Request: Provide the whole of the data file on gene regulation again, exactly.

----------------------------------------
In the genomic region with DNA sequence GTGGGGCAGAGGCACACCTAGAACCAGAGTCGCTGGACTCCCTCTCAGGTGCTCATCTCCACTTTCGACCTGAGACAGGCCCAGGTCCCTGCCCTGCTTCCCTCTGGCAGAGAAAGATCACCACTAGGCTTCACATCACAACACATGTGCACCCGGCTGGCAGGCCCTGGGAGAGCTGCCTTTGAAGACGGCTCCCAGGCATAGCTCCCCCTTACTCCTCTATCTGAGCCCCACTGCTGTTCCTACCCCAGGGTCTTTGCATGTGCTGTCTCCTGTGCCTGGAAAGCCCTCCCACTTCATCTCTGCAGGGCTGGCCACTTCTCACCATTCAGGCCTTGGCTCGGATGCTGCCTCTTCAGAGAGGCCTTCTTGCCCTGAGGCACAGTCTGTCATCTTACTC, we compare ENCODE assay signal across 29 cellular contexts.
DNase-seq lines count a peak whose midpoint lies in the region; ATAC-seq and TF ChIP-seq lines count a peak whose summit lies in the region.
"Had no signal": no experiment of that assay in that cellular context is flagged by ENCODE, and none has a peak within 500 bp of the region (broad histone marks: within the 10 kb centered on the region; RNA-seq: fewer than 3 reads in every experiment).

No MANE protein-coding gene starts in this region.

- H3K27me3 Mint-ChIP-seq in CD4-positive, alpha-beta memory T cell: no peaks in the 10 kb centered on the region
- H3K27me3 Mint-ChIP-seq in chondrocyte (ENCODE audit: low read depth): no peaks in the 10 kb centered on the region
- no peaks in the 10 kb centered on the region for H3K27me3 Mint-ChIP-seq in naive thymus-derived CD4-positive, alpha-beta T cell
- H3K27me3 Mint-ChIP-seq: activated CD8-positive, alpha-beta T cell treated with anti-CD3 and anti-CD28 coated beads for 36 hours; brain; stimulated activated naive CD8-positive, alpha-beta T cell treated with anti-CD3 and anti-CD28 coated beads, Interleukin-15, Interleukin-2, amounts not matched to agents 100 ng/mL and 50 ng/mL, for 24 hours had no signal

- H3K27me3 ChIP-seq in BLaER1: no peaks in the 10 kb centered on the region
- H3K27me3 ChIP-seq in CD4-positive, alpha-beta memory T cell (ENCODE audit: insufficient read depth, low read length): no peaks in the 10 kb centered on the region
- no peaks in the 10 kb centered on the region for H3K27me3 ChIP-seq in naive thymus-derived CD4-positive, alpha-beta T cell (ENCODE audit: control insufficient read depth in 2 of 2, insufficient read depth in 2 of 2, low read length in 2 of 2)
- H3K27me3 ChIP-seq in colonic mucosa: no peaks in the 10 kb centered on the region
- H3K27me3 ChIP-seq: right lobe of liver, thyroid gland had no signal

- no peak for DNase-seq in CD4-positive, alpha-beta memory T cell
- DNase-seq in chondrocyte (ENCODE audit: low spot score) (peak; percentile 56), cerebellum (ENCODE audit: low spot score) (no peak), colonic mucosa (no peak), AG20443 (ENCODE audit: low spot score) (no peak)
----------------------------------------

In the genomic region with DNA sequence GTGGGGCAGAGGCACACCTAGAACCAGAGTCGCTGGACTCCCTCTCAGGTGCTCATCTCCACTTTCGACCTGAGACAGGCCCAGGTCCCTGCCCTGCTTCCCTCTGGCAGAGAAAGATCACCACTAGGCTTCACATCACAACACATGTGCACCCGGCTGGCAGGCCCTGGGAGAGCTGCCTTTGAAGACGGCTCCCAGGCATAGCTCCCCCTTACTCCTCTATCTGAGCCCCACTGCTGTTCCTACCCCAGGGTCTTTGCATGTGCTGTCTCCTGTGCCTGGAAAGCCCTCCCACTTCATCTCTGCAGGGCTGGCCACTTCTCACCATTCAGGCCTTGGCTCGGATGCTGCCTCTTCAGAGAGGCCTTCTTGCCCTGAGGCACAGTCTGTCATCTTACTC, we compare ENCODE assay signal across 29 cellular contexts.
DNase-seq lines count a peak whose midpoint lies in the region; ATAC-seq and TF ChIP-seq lines count a peak whose summit lies in the region.
"Had no signal": no experiment of that assay in that cellular context is flagged by ENCODE, and none has a peak within 500 bp of the region (broad histone marks: within the 10 kb centered on the region; RNA-seq: fewer than 3 reads in every experiment).

No MANE protein-coding gene starts in this region.

- H3K27me3 Mint-ChIP-seq in CD4-positive, alpha-beta memory T cell: no peaks in the 10 kb centered on the region
- H3K27me3 Mint-ChIP-seq in chondrocyte (ENCODE audit: low read depth): no peaks in the 10 kb centered on the region
- no peaks in the 10 kb centered on the region for H3K27me3 Mint-ChIP-seq in naive thymus-derived CD4-positive, alpha-beta T cell
- H3K27me3 Mint-ChIP-seq: activated CD8-positive, alpha-beta T cell treated with anti-CD3 and anti-CD28 coated beads for 36 hours; brain; stimulated activated naive CD8-positive, alpha-beta T cell treated with anti-CD3 and anti-CD28 coated beads, Interleukin-15, Interleukin-2, amounts not matched to agents 100 ng/mL and 50 ng/mL, for 24 hours had no signal

- H3K27me3 ChIP-seq in BLaER1: no peaks in the 10 kb centered on the region
- H3K27me3 ChIP-seq in CD4-positive, alpha-beta memory T cell (ENCODE audit: insufficient read depth, low read length): no peaks in the 10 kb centered on the region
- no peaks in the 10 kb centered on the region for H3K27me3 ChIP-seq in naive thymus-derived CD4-positive, alpha-beta T cell (ENCODE audit: control insufficient read depth in 2 of 2, insufficient read depth in 2 of 2, low read length in 2 of 2)
- H3K27me3 ChIP-seq in colonic mucosa: no peaks in the 10 kb centered on the region
- H3K27me3 ChIP-seq: right lobe of liver, thyroid gland had no signal

- no peak for DNase-seq in CD4-positive, alpha-beta memory T cell
- DNase-seq in chondrocyte (ENCODE audit: low spot score) (peak; percentile 56), cerebellum (ENCODE audit: low spot score) (no peak), colonic mucosa (no peak), AG20443 (ENCODE audit: low spot score) (no peak)